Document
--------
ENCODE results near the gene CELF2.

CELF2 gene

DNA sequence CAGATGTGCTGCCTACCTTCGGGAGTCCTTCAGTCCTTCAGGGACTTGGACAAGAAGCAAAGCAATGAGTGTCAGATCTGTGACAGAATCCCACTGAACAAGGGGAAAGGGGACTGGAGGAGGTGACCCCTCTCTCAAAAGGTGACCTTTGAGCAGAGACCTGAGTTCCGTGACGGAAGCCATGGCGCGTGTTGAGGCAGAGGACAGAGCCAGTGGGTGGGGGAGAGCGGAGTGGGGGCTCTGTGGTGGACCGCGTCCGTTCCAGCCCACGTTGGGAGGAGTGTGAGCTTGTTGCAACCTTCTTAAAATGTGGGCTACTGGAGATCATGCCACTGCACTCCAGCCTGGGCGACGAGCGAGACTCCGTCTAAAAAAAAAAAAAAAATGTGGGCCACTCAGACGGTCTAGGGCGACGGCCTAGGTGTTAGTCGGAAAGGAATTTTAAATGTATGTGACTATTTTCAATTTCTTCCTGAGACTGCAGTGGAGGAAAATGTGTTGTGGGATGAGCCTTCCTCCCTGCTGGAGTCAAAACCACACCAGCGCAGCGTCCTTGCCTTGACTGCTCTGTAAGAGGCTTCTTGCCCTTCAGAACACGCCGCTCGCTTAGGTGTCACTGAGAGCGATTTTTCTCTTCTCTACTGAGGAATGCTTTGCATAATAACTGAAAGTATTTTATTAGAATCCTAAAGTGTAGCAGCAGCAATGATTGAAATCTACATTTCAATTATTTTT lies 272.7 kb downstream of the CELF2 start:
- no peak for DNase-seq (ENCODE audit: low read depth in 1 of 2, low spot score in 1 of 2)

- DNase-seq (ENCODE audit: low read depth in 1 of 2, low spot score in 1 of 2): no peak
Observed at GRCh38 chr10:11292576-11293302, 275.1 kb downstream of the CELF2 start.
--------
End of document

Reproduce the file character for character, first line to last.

ENCODE results near the gene CELF2.

CELF2 gene

DNA sequence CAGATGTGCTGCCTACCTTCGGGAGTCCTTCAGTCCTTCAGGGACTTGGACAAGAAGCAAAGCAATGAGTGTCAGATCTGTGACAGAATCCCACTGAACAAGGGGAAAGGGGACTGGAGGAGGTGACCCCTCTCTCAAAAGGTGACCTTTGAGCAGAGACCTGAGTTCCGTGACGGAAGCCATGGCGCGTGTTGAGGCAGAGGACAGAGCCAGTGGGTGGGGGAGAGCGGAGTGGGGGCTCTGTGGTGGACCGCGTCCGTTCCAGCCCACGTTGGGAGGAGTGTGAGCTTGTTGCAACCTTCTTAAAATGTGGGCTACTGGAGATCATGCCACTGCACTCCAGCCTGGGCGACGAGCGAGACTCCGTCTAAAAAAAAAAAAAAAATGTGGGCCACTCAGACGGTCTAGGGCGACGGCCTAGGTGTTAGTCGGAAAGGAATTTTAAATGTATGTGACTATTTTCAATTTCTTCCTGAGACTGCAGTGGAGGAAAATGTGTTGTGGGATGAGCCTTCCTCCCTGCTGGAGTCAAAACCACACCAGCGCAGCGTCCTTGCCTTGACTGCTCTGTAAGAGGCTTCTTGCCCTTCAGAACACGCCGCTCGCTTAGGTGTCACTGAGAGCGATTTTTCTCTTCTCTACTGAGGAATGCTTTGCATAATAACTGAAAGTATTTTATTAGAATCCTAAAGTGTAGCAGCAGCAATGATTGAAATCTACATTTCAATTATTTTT lies 272.7 kb downstream of the CELF2 start:
- no peak for DNase-seq (ENCODE audit: low read depth in 1 of 2, low spot score in 1 of 2)

- DNase-seq (ENCODE audit: low read depth in 1 of 2, low spot score in 1 of 2): no peak
Observed at GRCh38 chr10:11292576-11293302, 275.1 kb downstream of the CELF2 start.